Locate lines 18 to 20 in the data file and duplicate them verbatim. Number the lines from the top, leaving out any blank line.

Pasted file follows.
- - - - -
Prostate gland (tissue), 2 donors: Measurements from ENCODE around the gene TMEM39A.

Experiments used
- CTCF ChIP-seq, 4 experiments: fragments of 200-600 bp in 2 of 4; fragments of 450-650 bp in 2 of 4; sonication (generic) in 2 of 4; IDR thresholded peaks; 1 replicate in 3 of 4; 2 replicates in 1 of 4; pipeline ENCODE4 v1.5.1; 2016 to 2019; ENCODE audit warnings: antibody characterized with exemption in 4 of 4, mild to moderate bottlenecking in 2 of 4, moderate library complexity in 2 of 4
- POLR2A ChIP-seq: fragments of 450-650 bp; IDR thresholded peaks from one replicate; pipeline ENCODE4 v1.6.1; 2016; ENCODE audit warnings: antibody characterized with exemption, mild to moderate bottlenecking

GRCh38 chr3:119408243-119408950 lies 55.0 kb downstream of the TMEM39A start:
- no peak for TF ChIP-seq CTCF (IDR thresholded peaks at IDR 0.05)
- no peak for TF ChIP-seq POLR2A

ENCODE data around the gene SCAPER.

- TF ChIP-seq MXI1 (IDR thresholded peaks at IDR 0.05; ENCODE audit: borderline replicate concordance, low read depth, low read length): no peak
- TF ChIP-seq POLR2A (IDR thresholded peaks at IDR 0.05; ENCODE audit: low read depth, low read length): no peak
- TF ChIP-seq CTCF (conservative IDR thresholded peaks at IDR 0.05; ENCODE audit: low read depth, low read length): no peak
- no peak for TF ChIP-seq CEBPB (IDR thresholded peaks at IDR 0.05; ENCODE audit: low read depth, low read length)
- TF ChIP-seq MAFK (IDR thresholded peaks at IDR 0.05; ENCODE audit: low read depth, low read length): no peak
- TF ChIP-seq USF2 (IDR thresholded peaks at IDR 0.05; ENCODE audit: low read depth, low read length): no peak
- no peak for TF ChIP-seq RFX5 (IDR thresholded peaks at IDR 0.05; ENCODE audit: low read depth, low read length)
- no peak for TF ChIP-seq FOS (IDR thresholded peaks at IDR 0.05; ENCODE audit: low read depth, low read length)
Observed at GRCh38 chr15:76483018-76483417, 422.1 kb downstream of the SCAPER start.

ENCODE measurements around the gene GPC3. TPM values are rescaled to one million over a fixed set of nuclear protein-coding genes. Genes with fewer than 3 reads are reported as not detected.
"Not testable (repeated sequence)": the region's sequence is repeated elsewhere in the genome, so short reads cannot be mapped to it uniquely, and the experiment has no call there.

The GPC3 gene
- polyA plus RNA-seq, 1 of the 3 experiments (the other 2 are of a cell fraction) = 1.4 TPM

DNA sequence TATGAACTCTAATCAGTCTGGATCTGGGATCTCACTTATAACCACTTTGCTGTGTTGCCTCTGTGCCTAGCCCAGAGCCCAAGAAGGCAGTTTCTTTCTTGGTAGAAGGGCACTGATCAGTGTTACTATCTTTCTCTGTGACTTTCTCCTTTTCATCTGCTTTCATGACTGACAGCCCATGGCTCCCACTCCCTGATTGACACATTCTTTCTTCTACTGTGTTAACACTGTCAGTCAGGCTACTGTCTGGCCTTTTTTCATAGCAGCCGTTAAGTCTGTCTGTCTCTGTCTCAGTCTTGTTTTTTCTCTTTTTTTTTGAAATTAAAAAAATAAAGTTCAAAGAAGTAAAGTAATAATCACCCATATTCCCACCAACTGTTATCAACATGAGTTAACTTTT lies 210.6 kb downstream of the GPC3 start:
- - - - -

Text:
ENCODE measurements around the gene GPC3. TPM values are rescaled to one million over a fixed set of nuclear protein-coding genes. Genes with fewer than 3 reads are reported as not detected.
"Not testable (repeated sequence)": the region's sequence is repeated elsewhere in the genome, so short reads cannot be mapped to it uniquely, and the experiment has no call there.

The GPC3 gene